On 27 April 2017 the Przemyśl Regional Court (II Ka 331/16) upheld the contested judgment. It also ordered the applicant to pay PLN 420 (approximately EUR 105) in legal costs for the appeal proceedings. It shared the conclusions of the lower court on the legal assessment of the facts of the case. The court noted that the applicant had failed to prove the veracity of his statements and to comply with the standards of journalistic diligence while collecting material for his article.

A cassation appeal was not available.

B.     Relevant domestic law and practice

The relevant domestic law and practice concerning the  protection of personal rights by means of the criminal law is set out in the Court’s judgment in the case of Gąsior v. Poland, no. 34472/07, §§ 21-22, 21 February 2012.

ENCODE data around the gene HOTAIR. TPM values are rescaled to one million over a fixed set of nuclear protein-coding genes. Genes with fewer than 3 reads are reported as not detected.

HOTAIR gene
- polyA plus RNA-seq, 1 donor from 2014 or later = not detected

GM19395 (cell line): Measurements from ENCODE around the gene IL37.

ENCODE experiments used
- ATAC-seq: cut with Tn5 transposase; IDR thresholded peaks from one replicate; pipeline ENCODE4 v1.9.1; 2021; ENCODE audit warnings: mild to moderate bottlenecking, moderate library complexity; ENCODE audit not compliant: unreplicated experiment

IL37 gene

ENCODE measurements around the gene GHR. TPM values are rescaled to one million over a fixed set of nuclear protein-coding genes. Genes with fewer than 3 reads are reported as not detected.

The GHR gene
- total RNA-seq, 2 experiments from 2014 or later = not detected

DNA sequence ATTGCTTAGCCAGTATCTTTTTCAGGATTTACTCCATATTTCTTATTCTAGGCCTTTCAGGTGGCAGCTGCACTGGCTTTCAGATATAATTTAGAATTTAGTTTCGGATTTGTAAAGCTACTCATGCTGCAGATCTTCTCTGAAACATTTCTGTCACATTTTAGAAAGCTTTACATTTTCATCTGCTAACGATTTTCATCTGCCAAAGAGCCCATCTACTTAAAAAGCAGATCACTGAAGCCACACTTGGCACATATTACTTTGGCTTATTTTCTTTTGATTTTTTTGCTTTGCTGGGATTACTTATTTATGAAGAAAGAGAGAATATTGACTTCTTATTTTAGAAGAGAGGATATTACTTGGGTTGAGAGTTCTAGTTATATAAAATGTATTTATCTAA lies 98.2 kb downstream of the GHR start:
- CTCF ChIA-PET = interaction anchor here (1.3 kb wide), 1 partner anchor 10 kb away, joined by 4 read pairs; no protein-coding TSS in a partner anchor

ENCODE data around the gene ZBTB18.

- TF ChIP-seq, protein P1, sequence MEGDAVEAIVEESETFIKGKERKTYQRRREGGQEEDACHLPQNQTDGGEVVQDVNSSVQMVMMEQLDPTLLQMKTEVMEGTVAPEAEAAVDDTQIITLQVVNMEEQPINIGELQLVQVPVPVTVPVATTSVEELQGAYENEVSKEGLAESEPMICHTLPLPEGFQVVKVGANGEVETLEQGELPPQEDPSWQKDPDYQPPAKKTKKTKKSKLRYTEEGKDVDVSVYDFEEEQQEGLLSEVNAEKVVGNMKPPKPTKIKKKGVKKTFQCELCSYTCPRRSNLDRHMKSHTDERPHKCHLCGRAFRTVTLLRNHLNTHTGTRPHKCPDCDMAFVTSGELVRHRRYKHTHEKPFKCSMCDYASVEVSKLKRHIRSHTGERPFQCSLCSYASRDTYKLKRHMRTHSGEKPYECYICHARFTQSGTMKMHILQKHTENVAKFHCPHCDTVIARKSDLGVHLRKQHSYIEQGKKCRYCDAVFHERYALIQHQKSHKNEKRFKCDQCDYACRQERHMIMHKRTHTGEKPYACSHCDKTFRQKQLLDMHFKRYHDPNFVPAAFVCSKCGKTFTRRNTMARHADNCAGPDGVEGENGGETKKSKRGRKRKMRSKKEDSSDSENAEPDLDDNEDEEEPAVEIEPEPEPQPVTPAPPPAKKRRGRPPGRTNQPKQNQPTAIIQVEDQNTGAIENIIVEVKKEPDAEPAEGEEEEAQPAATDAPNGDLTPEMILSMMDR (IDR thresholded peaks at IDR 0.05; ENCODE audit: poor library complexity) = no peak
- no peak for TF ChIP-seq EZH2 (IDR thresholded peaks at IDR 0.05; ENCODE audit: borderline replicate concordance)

The applicant complains under Article 10 of the Convention that the domestic courts interfered with his right to freedom of expression.


Has there been an interference with the applicant’s freedom of expression, within the meaning of Article 10 § 1 of the Convention? If so, was that interference necessary and proportionate to the legitimate aim pursued in terms of Article 10 § 2 of the Convention?